Leos Carax’s Annette begins with a variant on Holy Motors’s “Entrac’te,” now split from one mid-film break into opening and (mid-end-credits) closing musical numbers that set a similarly grimly determined/celebratory tone. The director and his real-life daughter are among the first people seen, leading Sparks and the film’s main cast out of the recording studio and into the world. Adam Driver gets on a motorcycle and zooms into the night to begin his diagetic story proper as confrontational stand-up comic and antihero Henry McHenry, his castmates calling “good luck” after him. A slow-motion love triangle revolves McHenry and the Conductor (Simon Helberg) around opera singer Ann Defrausnax (Marion Cotillard), sending the comic down the road of inevitable tragedy Carax’s films trend towards. The tone throughout is identifiably his, a mixture of grandly scaled self-loathing fighting for supremacy with self-aggrandizement, with secondary shadings of lust and Jean Vigo. That all-in stylistic and thematic volatility is an odd fit for Sparks, whose POV deliberately precludes first-person identification with singer Russell Mael—his aggressive falsetto and brother Ron’s lyrics keep sentimentality at bay. The main character may be a comic, but nothing about Annette is particularly funny, raising the intriguing, possibly ill-advised possibility of “what if Sparks but not at all humorous.”
McHenry’s name is presumably a hat-tip to the anthropologist of the same name, who specializes in researching how and why hominids went bipedal. Much as with Motors‘s wholesale appropriation of Henry James dialogue for a key sequence, this is an unexpected citational layer to slap on top (images of monkeys do recur). But Motors gave itself room for continuous mutation by essentially stringing one short film after another; Annette, while synopsizing as stereotypically “batshit” in its overtly artificial stylization and baroque plot twists, travels in an unexpectedly straight tonal and thematic line from start to finish. McHenry’s stand-up sets, the most sustained non-singing dialogue the film has, outline concerns that are then diligently followed through on, the second performance expanding on the first’s darker undercurrents. To the crowd’s increasingly audible disgust, McHenry describes an uncomfortable sexual encounter with his wife that, in his monologue, ends in murder. McHenry berates them in response: am I telling you more than you’re comfortable with, he yells? (To be fair, nobody asked; this is kind of a self-inflicted wound.) Divisive in different ways (Sparks have 50+ years of experience in answering the question “is this a joke”), band and director find common ground in their contempt for audience expectations. Driver thanks Bill Burr and Chris Rock in the end credits while Carax commits to the visual bit, filming the sets in long, lazy left-to-right glides.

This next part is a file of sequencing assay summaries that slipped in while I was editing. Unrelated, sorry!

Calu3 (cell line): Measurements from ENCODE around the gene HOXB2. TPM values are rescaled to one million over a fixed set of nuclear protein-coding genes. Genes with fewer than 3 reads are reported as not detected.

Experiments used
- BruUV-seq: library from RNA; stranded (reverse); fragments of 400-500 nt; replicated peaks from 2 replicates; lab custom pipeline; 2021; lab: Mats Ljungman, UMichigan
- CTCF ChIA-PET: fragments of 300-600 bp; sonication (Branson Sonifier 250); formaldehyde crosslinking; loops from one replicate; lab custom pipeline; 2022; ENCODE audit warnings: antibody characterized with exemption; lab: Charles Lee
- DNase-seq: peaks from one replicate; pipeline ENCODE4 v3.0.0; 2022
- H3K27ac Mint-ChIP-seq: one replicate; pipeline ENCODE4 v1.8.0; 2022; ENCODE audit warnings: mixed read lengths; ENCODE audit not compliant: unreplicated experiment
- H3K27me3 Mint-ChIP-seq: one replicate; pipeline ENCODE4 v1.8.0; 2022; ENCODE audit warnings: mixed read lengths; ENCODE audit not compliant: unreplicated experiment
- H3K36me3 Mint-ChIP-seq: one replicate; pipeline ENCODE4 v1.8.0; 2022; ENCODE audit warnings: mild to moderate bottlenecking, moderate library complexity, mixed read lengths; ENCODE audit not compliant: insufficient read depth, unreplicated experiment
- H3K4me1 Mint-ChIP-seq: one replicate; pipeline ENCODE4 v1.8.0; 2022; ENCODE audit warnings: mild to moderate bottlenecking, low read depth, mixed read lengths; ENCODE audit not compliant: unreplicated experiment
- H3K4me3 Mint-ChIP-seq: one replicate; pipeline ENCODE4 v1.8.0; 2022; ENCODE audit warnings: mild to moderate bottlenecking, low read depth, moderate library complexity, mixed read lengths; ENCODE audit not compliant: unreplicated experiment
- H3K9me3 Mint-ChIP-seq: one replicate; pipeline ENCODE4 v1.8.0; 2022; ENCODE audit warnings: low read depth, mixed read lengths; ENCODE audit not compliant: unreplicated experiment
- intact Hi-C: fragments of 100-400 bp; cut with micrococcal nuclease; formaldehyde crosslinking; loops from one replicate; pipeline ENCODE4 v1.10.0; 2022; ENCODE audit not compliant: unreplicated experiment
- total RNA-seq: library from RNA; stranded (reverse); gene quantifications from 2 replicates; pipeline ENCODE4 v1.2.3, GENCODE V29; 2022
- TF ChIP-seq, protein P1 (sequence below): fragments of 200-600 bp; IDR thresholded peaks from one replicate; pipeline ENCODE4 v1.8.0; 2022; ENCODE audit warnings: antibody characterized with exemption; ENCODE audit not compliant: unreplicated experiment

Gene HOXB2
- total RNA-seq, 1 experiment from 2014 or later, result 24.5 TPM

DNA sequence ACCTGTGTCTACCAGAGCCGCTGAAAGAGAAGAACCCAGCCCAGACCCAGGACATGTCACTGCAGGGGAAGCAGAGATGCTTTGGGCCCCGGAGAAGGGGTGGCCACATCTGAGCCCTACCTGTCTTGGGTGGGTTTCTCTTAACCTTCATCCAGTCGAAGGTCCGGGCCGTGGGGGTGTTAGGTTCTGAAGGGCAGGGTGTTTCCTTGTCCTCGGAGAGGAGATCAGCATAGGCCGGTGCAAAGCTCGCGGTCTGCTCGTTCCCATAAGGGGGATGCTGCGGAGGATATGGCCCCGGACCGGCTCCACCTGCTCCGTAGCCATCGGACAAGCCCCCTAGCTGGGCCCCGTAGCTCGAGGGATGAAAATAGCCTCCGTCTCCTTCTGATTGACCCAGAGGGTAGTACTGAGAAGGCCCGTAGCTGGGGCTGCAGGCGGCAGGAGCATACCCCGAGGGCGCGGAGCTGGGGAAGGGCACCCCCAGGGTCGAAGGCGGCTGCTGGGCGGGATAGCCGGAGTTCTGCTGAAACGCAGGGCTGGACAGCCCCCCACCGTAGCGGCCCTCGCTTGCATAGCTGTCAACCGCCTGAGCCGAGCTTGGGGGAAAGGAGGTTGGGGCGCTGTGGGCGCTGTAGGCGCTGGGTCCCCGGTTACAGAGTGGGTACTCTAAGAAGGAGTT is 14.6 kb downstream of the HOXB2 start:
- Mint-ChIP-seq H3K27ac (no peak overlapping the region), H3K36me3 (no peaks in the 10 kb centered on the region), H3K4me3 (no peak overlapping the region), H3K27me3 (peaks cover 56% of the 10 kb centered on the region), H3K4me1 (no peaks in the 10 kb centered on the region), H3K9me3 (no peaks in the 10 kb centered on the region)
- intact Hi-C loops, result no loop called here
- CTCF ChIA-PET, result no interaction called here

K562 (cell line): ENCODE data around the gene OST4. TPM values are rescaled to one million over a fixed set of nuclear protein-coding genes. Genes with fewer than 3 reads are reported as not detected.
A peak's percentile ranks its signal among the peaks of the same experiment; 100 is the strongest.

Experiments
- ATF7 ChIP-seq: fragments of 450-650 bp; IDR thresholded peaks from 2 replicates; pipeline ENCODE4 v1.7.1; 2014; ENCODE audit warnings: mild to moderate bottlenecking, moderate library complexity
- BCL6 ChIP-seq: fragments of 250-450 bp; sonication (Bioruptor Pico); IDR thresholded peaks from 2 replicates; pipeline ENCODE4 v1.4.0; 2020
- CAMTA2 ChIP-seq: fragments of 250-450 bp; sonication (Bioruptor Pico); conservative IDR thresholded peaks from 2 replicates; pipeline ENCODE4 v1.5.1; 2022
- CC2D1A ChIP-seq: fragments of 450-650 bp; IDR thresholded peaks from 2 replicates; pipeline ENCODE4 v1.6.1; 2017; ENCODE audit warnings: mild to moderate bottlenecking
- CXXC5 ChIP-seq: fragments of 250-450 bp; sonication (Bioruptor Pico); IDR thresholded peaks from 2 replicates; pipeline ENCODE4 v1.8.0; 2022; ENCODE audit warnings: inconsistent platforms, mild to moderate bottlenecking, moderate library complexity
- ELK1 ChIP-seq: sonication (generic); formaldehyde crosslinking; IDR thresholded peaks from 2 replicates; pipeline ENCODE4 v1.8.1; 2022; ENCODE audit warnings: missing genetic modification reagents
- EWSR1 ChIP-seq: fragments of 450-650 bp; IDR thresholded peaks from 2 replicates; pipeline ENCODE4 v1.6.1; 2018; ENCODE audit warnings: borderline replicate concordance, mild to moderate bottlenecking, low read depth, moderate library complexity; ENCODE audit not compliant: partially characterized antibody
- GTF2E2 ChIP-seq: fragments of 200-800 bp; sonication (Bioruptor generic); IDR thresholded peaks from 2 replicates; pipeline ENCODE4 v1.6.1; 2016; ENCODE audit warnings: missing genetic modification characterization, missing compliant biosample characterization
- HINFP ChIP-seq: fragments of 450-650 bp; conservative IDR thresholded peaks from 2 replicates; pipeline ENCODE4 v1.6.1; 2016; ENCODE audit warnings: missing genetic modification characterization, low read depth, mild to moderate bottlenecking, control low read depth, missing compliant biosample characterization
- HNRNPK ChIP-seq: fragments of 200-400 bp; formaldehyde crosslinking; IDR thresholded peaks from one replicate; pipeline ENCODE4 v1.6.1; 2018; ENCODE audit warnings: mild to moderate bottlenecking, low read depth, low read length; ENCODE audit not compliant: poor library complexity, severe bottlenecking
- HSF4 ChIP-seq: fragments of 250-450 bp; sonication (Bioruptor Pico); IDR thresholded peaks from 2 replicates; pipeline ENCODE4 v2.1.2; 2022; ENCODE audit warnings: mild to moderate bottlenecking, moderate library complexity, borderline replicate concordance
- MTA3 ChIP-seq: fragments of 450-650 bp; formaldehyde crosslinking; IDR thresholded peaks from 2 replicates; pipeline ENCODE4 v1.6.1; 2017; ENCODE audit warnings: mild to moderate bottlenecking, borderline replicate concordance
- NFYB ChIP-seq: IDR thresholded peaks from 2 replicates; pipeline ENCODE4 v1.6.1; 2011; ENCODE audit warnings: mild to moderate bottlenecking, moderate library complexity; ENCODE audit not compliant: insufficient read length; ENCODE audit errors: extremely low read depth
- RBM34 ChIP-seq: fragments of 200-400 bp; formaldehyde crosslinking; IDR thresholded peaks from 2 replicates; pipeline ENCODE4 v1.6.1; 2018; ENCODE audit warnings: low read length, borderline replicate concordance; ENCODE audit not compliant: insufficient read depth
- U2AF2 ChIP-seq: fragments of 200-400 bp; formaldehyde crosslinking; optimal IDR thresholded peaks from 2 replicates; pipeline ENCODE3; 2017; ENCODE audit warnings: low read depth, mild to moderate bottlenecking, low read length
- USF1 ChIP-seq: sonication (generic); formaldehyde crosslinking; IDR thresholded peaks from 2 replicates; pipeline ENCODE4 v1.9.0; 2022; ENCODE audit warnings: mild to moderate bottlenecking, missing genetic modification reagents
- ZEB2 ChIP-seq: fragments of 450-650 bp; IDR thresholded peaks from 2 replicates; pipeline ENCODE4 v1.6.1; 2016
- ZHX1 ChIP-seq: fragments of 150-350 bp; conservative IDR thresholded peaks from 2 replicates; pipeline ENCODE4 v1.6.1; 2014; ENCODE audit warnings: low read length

A lot of Carax’s recurring concerns, including a very strong helping of guilt and regret, are recognizable in McHenry; Sparks are more identifiable in the nameless Conductor, played by Simon Helberg. As a core cast member of the perpetually (and rightfully) mocked sitcom The Big Bang Theory, Helberg’s presence here has already prompted a number of “WTF” reactions, but he can actually play the piano on-camera as the part requires, eliminating the need for distracting cutaways and hand double inserts, and his voice sounds more like Ron’s than not. Women have rarely been part of Sparks’s musical world, aside from a few ’80s duets with Jane Wiedlin and Sparks’s (excellent) work writing/producing Nöel’s 1979 disco album Is There More to Life than Dancing? However, one very familiar recurring type of Sparks narrator is a man seething with jealousy over not getting enough attention from women (or, almost as frequently, over the men they choose instead), as in “Ugly Guys with Beautiful Girls” (“you always know what the story is”). While sort-of praising their 1977 Introducing Sparks, Robert Christgau called them out for their “fear of women,” which he identified as “hateful”—he wasn’t necessarily on the wrong track, and 50 years of returning to the same well does kind of speak for itself.
As someone who’s never truly enjoyed a Carax film but is a huge Sparks fan, this is my favorite of his movies—an invitation to sit down and listen to 2+ hours of new Sparks music, vocally interpreted both by Russell (whose multi-tracked stand-up audience vocals are very much in the pocket of their work since 2002’s minimalist-loops reset Lil Beethoven‘) and the game cast. I’ll never know what it’s like to watch the film as a disoriented non-fan, which raises the question of who Annette’s ideal viewer is: a Sparks super-buff (and thus instantly oriented by the familiar-sounding music) or someone completely unfamiliar with their work (therefore creating immediate, presumably desirable disorientation)? Removed from the Sparks-verse, Annette is a lavish and unlikely use of, among other production entities, Amazon’s money (production was announced as budgeted at $15.5 million), the kind of perverse anomaly that’s always nice to see. For me, the film more or less zipped by, even as its tortured spiraling remained theoretical rather than affecting until the very last scene, an unexpected duet that sticks the emotional landing at the last second. Carax includes a shot from The Crowd and lists King Vidor in his end credits thanks, and I’d expect nothing less from the cineaste maximalist. A certain kind of viewer is prone to automatically respond strongly to maudits and auteurist follies that shouldn’t logically exist—in this case I’m not sure I’m that viewer, but as a longtime Sparks fan it’s extremely cool this exists.
Vadim Rizov2021-07-07 19:05:24filmmakermagazine.com